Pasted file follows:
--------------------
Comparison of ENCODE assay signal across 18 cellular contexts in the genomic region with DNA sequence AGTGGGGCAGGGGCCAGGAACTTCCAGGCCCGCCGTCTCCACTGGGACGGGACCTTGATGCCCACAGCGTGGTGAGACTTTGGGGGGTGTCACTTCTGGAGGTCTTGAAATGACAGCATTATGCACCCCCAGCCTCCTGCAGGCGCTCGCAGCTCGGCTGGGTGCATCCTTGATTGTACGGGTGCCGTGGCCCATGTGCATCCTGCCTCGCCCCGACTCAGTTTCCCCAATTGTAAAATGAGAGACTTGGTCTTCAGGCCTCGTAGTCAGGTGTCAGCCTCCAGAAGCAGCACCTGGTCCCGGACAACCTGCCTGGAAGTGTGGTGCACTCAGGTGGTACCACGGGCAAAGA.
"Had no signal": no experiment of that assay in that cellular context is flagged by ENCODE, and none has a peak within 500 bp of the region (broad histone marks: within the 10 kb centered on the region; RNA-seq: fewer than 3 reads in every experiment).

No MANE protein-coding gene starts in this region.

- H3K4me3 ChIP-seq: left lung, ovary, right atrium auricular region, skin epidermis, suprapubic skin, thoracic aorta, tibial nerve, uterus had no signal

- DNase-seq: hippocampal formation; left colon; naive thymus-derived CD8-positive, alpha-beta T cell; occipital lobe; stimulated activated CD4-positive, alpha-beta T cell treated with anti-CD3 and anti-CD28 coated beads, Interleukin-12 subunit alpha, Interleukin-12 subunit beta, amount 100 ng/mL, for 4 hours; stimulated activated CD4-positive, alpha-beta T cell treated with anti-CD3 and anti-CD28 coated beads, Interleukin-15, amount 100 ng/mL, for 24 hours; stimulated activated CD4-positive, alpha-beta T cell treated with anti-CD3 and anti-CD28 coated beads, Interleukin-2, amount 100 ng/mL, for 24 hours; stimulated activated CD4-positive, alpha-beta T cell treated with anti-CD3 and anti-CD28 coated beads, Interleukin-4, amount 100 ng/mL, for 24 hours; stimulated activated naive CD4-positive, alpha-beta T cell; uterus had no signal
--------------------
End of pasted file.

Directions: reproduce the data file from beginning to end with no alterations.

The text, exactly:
Comparison of ENCODE assay signal across 18 cellular contexts in the genomic region with DNA sequence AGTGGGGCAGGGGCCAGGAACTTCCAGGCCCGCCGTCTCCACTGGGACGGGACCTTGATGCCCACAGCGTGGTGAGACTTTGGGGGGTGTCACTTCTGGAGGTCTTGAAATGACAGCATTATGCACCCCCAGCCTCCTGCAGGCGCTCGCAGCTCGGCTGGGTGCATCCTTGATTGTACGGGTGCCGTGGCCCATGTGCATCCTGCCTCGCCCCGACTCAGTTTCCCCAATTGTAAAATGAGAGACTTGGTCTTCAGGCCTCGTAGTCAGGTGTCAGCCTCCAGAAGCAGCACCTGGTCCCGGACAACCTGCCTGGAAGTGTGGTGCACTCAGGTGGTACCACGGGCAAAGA.
"Had no signal": no experiment of that assay in that cellular context is flagged by ENCODE, and none has a peak within 500 bp of the region (broad histone marks: within the 10 kb centered on the region; RNA-seq: fewer than 3 reads in every experiment).

No MANE protein-coding gene starts in this region.

- H3K4me3 ChIP-seq: left lung, ovary, right atrium auricular region, skin epidermis, suprapubic skin, thoracic aorta, tibial nerve, uterus had no signal

- DNase-seq: hippocampal formation; left colon; naive thymus-derived CD8-positive, alpha-beta T cell; occipital lobe; stimulated activated CD4-positive, alpha-beta T cell treated with anti-CD3 and anti-CD28 coated beads, Interleukin-12 subunit alpha, Interleukin-12 subunit beta, amount 100 ng/mL, for 4 hours; stimulated activated CD4-positive, alpha-beta T cell treated with anti-CD3 and anti-CD28 coated beads, Interleukin-15, amount 100 ng/mL, for 24 hours; stimulated activated CD4-positive, alpha-beta T cell treated with anti-CD3 and anti-CD28 coated beads, Interleukin-2, amount 100 ng/mL, for 24 hours; stimulated activated CD4-positive, alpha-beta T cell treated with anti-CD3 and anti-CD28 coated beads, Interleukin-4, amount 100 ng/mL, for 24 hours; stimulated activated naive CD4-positive, alpha-beta T cell; uterus had no signal